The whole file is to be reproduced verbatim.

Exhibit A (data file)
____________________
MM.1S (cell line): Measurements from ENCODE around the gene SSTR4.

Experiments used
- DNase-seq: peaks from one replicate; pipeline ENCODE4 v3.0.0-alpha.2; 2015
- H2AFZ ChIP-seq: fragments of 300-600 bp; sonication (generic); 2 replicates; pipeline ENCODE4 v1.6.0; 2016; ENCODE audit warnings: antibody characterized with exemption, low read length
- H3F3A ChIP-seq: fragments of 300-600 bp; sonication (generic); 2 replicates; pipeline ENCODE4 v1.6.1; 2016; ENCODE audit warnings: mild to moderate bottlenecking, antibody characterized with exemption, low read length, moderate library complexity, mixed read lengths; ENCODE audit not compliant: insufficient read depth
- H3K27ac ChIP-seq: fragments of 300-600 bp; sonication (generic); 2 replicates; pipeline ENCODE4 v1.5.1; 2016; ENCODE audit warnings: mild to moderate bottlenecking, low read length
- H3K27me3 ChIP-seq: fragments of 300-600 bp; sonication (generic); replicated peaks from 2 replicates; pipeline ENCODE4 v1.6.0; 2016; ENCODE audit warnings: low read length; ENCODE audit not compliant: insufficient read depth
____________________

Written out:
MM.1S (cell line): Measurements from ENCODE around the gene SSTR4.

Experiments used
- DNase-seq: peaks from one replicate; pipeline ENCODE4 v3.0.0-alpha.2; 2015
- H2AFZ ChIP-seq: fragments of 300-600 bp; sonication (generic); 2 replicates; pipeline ENCODE4 v1.6.0; 2016; ENCODE audit warnings: antibody characterized with exemption, low read length
- H3F3A ChIP-seq: fragments of 300-600 bp; sonication (generic); 2 replicates; pipeline ENCODE4 v1.6.1; 2016; ENCODE audit warnings: mild to moderate bottlenecking, antibody characterized with exemption, low read length, moderate library complexity, mixed read lengths; ENCODE audit not compliant: insufficient read depth
- H3K27ac ChIP-seq: fragments of 300-600 bp; sonication (generic); 2 replicates; pipeline ENCODE4 v1.5.1; 2016; ENCODE audit warnings: mild to moderate bottlenecking, low read length
- H3K27me3 ChIP-seq: fragments of 300-600 bp; sonication (generic); replicated peaks from 2 replicates; pipeline ENCODE4 v1.6.0; 2016; ENCODE audit warnings: low read length; ENCODE audit not compliant: insufficient read depth